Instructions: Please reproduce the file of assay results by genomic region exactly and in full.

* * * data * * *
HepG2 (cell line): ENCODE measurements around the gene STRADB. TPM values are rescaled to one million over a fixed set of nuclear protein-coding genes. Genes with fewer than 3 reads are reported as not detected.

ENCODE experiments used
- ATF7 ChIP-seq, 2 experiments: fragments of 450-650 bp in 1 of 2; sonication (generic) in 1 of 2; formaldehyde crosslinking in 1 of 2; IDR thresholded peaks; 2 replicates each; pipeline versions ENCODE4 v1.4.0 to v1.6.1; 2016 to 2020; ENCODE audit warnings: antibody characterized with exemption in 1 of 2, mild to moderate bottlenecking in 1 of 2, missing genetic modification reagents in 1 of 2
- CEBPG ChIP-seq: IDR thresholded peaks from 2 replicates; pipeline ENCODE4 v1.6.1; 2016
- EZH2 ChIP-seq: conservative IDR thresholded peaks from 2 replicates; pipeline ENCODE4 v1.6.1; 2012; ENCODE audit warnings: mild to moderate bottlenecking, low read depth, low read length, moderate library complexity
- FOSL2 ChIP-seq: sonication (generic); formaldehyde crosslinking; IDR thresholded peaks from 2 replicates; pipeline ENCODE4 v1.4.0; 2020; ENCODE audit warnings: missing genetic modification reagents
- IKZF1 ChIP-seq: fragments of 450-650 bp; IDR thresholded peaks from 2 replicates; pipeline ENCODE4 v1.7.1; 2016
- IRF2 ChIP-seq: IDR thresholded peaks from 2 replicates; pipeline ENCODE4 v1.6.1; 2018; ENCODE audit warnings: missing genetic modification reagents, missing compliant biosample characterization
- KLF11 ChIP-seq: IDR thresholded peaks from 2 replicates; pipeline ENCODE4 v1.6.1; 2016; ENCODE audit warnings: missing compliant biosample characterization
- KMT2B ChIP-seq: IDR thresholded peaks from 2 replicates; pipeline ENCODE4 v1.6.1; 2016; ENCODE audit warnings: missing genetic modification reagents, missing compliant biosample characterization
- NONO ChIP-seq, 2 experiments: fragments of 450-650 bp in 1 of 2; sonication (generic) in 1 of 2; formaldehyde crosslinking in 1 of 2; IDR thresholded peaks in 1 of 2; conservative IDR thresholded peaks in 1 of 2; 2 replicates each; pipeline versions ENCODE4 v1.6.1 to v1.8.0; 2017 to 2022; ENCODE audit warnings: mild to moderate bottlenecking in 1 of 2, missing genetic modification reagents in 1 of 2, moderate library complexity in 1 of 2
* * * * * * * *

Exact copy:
HepG2 (cell line): ENCODE measurements around the gene STRADB. TPM values are rescaled to one million over a fixed set of nuclear protein-coding genes. Genes with fewer than 3 reads are reported as not detected.

ENCODE experiments used
- ATF7 ChIP-seq, 2 experiments: fragments of 450-650 bp in 1 of 2; sonication (generic) in 1 of 2; formaldehyde crosslinking in 1 of 2; IDR thresholded peaks; 2 replicates each; pipeline versions ENCODE4 v1.4.0 to v1.6.1; 2016 to 2020; ENCODE audit warnings: antibody characterized with exemption in 1 of 2, mild to moderate bottlenecking in 1 of 2, missing genetic modification reagents in 1 of 2
- CEBPG ChIP-seq: IDR thresholded peaks from 2 replicates; pipeline ENCODE4 v1.6.1; 2016
- EZH2 ChIP-seq: conservative IDR thresholded peaks from 2 replicates; pipeline ENCODE4 v1.6.1; 2012; ENCODE audit warnings: mild to moderate bottlenecking, low read depth, low read length, moderate library complexity
- FOSL2 ChIP-seq: sonication (generic); formaldehyde crosslinking; IDR thresholded peaks from 2 replicates; pipeline ENCODE4 v1.4.0; 2020; ENCODE audit warnings: missing genetic modification reagents
- IKZF1 ChIP-seq: fragments of 450-650 bp; IDR thresholded peaks from 2 replicates; pipeline ENCODE4 v1.7.1; 2016
- IRF2 ChIP-seq: IDR thresholded peaks from 2 replicates; pipeline ENCODE4 v1.6.1; 2018; ENCODE audit warnings: missing genetic modification reagents, missing compliant biosample characterization
- KLF11 ChIP-seq: IDR thresholded peaks from 2 replicates; pipeline ENCODE4 v1.6.1; 2016; ENCODE audit warnings: missing compliant biosample characterization
- KMT2B ChIP-seq: IDR thresholded peaks from 2 replicates; pipeline ENCODE4 v1.6.1; 2016; ENCODE audit warnings: missing genetic modification reagents, missing compliant biosample characterization
- NONO ChIP-seq, 2 experiments: fragments of 450-650 bp in 1 of 2; sonication (generic) in 1 of 2; formaldehyde crosslinking in 1 of 2; IDR thresholded peaks in 1 of 2; conservative IDR thresholded peaks in 1 of 2; 2 replicates each; pipeline versions ENCODE4 v1.6.1 to v1.8.0; 2017 to 2022; ENCODE audit warnings: mild to moderate bottlenecking in 1 of 2, missing genetic modification reagents in 1 of 2, moderate library complexity in 1 of 2